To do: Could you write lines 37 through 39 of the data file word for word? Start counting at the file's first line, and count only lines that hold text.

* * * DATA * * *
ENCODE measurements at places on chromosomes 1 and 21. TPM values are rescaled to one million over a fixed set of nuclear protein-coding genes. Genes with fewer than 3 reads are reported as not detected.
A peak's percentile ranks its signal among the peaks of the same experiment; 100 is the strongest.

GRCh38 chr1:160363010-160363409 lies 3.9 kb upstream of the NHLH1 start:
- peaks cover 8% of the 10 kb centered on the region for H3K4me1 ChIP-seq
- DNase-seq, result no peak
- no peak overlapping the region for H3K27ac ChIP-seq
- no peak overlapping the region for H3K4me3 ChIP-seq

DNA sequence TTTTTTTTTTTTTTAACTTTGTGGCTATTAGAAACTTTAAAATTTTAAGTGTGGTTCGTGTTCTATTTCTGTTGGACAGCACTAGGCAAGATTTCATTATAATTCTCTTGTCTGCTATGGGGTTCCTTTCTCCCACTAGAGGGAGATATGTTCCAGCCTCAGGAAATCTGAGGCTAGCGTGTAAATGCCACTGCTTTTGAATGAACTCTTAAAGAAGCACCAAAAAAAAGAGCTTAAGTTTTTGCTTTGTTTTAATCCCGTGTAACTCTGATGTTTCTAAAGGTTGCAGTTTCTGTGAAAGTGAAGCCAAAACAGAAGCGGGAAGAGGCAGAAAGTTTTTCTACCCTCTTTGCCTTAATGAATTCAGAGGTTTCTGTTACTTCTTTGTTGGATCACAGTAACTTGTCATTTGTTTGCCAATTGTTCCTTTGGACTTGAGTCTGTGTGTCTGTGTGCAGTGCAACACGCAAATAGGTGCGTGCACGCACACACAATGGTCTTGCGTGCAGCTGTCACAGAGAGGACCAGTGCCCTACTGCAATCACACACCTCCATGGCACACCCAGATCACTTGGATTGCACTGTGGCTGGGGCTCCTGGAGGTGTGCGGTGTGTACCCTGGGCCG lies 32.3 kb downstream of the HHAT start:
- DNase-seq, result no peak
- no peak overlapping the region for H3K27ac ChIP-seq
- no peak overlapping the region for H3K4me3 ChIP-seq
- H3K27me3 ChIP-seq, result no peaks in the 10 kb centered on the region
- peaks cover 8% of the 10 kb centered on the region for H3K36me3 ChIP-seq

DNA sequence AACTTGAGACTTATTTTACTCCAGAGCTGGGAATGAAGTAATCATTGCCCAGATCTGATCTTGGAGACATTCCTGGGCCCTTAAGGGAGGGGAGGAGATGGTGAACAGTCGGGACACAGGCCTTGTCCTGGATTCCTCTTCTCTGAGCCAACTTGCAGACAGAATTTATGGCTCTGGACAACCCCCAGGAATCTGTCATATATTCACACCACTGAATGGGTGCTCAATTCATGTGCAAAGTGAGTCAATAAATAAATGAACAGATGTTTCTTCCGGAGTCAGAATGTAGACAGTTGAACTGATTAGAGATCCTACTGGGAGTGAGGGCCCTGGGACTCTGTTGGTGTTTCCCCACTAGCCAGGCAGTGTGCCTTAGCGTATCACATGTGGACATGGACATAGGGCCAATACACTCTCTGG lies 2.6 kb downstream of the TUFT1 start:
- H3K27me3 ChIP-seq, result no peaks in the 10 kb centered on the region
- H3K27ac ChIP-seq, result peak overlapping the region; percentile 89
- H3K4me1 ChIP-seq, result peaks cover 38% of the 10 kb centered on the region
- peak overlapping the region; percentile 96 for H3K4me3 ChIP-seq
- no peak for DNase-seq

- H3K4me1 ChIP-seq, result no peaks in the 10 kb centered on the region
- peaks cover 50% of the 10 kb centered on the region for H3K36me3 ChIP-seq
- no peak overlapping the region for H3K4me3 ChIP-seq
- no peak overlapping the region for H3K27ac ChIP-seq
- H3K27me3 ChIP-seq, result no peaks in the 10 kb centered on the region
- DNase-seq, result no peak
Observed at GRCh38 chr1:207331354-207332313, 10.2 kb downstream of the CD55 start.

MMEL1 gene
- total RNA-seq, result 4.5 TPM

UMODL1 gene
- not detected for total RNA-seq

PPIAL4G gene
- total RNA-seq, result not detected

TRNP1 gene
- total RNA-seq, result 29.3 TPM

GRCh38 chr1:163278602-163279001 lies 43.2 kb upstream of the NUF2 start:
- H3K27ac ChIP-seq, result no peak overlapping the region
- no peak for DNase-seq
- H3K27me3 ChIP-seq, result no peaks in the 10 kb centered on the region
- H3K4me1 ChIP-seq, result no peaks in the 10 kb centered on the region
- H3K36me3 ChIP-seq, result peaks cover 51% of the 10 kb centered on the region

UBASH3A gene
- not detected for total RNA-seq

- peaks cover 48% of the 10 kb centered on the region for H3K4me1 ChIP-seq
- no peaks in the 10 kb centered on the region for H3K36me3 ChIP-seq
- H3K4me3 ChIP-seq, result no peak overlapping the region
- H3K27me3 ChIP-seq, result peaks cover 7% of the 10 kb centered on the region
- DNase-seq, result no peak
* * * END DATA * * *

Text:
- no peak for DNase-seq
- H3K27me3 ChIP-seq, result no peaks in the 10 kb centered on the region
- H3K4me1 ChIP-seq, result no peaks in the 10 kb centered on the region